Even when businesses take the hands-off approach by contracting with a full-service digital marketing agency, it pays to know and understand some key details about your website, how it’s being used, and what the potential for growth over time is.
There are some details you should know about your website – and keep on record – at all time, even when you’re not considering updates or redesign projects.
1.) Who controls the website, really?
Do you know who has administrative access to your website’s files, CMS, or hosting? Who’s the registrar for your domain name – is it a member of your company, yourself, or the agency you work with?
2.) When was your last backup?
If something goes wrong, what will you have to re-build? Some websites go months or years without change – others are updated much more frequently, even many times daily. It’s important to know how secure that information is, and how much can be recovered in the event of a problem.
3.) What kind of external services are connected to your website?
Many dynamic websites use external files, such as APIs, connections to social media systems, validations for webmaster tools, and analytics services… The list of potential connections can be very long.
Knowing which systems you use, either to track your site’s usage or power the systems within it, is important in case those services change or stop working entirely.
4.) How much do you know about your traffic?
Analytics tools, especially Google Analytics (which is free) are very much par for the course right now. Do you know which of your websites’ pages and tools are being used? Which blog articles are being read? Which calls to action are being completed? All of this is key to understanding your website’s success over time.
For those looking at a redesign, or continual growth of their website through an ongoing strategy, the information needs are a little more detailed.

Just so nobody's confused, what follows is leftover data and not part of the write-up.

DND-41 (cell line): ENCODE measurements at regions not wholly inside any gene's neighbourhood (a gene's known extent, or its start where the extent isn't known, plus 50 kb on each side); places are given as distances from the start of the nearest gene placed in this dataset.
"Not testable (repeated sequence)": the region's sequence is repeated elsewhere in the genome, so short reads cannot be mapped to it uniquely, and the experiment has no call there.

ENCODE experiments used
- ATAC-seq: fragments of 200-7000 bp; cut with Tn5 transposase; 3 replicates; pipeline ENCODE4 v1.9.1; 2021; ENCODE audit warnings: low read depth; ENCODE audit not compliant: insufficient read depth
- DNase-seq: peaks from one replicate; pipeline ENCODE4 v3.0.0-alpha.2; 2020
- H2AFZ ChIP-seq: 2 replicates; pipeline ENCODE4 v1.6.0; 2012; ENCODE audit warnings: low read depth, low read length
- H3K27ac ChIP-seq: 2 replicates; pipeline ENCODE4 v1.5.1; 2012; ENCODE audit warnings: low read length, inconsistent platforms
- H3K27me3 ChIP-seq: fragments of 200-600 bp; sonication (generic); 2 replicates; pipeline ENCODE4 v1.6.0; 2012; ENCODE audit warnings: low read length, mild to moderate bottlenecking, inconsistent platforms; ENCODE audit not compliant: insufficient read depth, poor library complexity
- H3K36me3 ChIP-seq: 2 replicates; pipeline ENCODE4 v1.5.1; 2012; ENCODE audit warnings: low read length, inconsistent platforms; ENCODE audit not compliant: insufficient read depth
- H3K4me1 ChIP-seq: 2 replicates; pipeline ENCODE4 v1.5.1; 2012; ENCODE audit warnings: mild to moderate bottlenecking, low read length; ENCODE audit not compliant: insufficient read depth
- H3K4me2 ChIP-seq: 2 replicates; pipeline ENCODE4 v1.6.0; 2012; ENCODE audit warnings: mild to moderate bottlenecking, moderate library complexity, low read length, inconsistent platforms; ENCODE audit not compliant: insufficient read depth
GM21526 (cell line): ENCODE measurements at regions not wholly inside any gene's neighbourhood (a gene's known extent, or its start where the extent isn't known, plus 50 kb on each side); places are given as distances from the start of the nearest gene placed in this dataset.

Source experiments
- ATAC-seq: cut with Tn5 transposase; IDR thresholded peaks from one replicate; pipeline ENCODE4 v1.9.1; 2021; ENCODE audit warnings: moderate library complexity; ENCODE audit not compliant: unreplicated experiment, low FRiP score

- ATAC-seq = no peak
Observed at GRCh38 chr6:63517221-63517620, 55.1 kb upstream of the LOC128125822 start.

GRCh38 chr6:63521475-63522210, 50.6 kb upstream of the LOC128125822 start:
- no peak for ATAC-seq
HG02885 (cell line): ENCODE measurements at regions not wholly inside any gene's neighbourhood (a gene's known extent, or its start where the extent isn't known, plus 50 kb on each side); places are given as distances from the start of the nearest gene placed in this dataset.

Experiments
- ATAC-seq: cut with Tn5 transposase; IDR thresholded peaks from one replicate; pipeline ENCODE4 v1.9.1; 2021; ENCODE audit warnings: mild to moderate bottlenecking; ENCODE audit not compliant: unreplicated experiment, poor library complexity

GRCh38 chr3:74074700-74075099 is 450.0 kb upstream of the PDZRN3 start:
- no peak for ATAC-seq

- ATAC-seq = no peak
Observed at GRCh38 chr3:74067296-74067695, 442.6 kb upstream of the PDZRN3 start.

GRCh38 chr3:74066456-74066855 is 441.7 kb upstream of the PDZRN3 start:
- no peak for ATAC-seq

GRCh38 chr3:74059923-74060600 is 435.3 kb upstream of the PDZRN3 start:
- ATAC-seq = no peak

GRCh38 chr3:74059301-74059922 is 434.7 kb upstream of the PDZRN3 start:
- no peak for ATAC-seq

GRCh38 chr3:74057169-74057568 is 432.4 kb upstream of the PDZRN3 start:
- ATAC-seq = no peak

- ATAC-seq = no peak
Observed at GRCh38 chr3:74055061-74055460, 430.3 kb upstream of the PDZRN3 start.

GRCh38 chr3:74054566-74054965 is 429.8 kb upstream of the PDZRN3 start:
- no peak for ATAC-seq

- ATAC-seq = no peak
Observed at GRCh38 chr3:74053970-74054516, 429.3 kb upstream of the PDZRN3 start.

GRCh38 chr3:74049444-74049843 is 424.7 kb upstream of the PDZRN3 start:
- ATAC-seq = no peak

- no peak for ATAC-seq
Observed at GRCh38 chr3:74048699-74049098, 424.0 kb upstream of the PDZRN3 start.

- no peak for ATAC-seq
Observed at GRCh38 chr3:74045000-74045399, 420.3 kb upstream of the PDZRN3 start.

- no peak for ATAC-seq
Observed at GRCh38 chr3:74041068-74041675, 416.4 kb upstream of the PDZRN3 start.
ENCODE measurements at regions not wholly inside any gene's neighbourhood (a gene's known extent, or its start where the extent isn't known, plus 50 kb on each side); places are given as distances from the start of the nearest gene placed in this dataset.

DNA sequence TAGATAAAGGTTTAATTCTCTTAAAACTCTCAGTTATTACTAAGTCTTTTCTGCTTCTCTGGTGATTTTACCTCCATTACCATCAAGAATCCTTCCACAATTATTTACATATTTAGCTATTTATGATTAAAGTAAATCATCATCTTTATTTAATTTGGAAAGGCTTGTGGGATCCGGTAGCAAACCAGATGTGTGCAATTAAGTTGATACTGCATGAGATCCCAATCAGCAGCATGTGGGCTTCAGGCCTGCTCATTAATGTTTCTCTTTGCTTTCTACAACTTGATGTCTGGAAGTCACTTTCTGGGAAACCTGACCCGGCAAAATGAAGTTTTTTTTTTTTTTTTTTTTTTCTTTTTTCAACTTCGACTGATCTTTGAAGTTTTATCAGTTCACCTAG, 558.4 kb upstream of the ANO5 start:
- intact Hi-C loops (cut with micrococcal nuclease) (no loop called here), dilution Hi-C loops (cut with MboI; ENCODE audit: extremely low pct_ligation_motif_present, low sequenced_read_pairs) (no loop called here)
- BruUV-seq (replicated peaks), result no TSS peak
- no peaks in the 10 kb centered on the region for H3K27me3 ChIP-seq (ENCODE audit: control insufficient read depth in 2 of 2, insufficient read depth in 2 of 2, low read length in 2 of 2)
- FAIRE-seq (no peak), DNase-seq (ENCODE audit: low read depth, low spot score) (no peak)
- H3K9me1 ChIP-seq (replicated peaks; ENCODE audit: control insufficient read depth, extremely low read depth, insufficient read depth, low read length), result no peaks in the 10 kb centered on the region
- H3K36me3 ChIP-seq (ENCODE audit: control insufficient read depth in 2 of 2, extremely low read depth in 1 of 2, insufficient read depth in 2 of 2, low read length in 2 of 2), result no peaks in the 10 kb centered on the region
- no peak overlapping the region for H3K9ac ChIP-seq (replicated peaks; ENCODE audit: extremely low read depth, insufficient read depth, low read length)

5.) Are there limitations on what you can change?
In some cases, businesses may not own the copyrights for their website’s design due to agreements with an agency. The portability of the site may also be an issue, either due to data ownership in the case of some API- or feed-heavy websites, or because a proprietary CMS is powering the site.
In others, there may be compliance issues for regulated industries which interfere with some desired website changes. It’s important to understand which parts of your website are actually under your control.
6.) Is the website serving your current business goals?
Failing to take advantage of the data provided by analytics tools and customer responses means losing momentum and missing opportunities. Have you lined your website up against your revenue, lead to close rates, or other key performance indicators? If not, it’s worth looking at.
7.) What do your customers think of the website?
How often do you interview your customers? Do you ask for testimonials once they’ve made a big purchase?
Measuring satisfaction is valuable – and there’s no reason not to do so on your website. Even if you’re just providing a simple form so visitors can provide feedback and ask questions, knowing what people actually think will let you make decisions about matching your website to your business goals in a much more meaningful way.
8.) Are you meeting current web standards?
Web standards are important for a lot of reasons; they ensure your website functions properly in different computing environments, looks the same regardless of what browser or device may be displaying it, and can be repaired more easily if something goes wrong.
Certain web standards are also important for visibility, especially in search. Mobile friendly websites, for example, are ranked differently in mobile search as of April this year. Ensuring your site is up to the w3c standards can also have an impact on the site’s accessibility – compliance with which is mandatory for some industries.
9.) If you’re changing your content, do you have a plan for link equity?
Priorities change as your business grows – and your website needs to reflect those priorities. However, any website with a history behind it will have built up a lot of references – in the form of social media posts, links from other websites, or even user bookmarks and links in personal email messages.
If your redesign or rebranding project is going to be changing the internal structure of your website, do you have a plan for retaining all that link juice? There are many ways to handle this issue – the most common being to create a strong set of 301 redirects (telling browsers and search engines your content has moved permanently) to new addresses. It’s important to understand the impact your changes will have on your existing visitors and the search visibility you currently have.
No matter the stage your website’s at in its lifecycle, understanding the details is important.
This kind of list is just a start – but we want you to think about the critical details of your website, and all of your online properties, because it will help you increase the value of those properties over time.
If you’re considering a redesign – or if you’re just not sure about the current state of your website – leave a comment below or get in touch with us.
Source: Hello BLOG